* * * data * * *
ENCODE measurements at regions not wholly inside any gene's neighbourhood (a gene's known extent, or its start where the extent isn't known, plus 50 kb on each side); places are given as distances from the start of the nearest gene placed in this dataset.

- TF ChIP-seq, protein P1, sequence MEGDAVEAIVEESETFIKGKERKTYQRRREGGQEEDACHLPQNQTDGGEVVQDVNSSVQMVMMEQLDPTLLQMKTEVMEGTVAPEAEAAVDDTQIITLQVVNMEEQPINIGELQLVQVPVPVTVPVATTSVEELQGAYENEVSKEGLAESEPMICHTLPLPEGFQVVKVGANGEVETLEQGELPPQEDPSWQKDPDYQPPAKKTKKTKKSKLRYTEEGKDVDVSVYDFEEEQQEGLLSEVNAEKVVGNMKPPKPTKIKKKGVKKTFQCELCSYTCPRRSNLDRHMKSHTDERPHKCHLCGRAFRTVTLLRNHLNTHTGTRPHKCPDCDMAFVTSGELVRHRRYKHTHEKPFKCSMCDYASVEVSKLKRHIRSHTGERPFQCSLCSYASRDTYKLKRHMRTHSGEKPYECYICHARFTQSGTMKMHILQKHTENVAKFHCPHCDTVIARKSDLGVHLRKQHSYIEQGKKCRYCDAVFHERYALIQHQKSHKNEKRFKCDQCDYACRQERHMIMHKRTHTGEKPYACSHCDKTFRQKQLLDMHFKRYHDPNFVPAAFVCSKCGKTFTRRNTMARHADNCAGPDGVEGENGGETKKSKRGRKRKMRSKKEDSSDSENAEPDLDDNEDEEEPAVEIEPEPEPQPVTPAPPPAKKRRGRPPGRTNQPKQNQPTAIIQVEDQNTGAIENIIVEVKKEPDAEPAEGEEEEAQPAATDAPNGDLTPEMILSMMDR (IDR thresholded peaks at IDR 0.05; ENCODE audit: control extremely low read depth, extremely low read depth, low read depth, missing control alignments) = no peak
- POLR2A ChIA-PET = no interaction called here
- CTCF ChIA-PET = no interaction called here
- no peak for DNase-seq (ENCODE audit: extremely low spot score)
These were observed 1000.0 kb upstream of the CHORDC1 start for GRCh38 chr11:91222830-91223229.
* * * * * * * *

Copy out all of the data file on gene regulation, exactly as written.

ENCODE measurements at regions not wholly inside any gene's neighbourhood (a gene's known extent, or its start where the extent isn't known, plus 50 kb on each side); places are given as distances from the start of the nearest gene placed in this dataset.

- TF ChIP-seq, protein P1, sequence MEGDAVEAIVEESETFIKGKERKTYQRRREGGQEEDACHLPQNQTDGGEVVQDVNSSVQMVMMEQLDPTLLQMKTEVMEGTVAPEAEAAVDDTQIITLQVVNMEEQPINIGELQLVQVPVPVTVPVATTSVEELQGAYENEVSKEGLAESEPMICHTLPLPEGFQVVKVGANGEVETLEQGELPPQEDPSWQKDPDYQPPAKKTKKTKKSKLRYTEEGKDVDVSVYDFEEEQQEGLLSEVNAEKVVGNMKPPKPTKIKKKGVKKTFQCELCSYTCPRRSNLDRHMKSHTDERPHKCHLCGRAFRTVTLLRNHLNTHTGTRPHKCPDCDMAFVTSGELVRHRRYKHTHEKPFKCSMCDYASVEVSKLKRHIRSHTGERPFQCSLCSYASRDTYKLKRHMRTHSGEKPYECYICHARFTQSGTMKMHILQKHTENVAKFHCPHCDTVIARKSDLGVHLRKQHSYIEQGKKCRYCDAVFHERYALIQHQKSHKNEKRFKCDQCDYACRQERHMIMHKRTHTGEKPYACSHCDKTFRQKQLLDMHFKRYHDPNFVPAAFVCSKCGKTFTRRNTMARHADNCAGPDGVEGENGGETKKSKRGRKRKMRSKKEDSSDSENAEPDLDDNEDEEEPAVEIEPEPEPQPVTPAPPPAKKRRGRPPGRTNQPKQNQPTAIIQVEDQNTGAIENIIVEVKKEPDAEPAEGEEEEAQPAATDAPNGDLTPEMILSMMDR (IDR thresholded peaks at IDR 0.05; ENCODE audit: control extremely low read depth, extremely low read depth, low read depth, missing control alignments) = no peak
- POLR2A ChIA-PET = no interaction called here
- CTCF ChIA-PET = no interaction called here
- no peak for DNase-seq (ENCODE audit: extremely low spot score)
These were observed 1000.0 kb upstream of the CHORDC1 start for GRCh38 chr11:91222830-91223229.